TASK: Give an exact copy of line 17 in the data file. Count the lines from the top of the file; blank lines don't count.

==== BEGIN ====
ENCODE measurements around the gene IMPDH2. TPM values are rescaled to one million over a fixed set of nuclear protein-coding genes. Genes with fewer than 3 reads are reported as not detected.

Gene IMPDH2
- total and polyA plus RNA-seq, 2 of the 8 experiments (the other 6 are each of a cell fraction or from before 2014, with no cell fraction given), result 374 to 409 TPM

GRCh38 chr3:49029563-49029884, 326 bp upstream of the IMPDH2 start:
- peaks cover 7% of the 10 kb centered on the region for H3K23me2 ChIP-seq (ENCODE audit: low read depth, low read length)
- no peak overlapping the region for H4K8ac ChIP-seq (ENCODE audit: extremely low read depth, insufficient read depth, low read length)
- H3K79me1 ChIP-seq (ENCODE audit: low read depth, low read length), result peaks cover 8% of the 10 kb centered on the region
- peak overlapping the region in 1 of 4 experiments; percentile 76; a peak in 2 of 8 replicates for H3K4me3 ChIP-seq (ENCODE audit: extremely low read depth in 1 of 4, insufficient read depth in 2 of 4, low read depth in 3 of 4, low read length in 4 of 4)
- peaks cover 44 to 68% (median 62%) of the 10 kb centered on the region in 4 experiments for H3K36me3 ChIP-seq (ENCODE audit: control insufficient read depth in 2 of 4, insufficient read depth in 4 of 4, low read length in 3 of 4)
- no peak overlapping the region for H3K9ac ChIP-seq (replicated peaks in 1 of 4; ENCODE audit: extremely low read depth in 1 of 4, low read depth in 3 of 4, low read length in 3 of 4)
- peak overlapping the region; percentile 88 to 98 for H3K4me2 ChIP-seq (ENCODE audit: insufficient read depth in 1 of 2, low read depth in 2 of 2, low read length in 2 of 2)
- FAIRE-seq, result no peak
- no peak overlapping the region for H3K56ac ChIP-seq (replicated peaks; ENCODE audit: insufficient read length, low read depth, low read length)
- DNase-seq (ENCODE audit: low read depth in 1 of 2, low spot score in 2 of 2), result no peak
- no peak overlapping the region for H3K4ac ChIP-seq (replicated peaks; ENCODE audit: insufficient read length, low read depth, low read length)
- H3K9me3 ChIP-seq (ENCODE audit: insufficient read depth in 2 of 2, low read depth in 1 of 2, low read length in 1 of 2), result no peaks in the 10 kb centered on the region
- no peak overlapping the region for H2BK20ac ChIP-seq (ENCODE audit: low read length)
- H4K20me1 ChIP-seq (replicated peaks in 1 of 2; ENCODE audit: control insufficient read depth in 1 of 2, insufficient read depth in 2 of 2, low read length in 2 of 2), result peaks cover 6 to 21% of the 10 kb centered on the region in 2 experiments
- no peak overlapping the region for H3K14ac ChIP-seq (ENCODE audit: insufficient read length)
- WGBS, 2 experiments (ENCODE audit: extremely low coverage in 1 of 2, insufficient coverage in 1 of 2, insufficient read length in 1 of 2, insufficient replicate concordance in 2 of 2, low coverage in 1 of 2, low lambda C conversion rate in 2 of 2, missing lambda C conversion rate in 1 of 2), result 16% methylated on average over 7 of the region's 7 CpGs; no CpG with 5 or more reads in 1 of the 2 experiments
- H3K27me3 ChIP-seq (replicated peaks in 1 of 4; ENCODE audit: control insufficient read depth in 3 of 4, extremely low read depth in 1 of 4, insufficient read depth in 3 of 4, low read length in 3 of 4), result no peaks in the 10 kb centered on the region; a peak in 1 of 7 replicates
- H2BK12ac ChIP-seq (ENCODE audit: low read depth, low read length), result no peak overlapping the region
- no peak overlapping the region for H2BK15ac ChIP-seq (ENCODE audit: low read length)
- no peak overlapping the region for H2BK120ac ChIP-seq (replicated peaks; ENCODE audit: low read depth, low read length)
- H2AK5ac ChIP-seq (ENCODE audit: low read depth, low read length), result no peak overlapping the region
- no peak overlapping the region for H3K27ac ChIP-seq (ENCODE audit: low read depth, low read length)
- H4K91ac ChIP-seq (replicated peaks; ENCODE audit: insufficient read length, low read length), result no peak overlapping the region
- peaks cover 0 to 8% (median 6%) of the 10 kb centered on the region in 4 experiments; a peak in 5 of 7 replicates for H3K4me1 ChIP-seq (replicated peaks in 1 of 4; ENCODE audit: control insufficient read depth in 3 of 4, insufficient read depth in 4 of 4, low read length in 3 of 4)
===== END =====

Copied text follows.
- no peak overlapping the region for H2BK20ac ChIP-seq (ENCODE audit: low read length)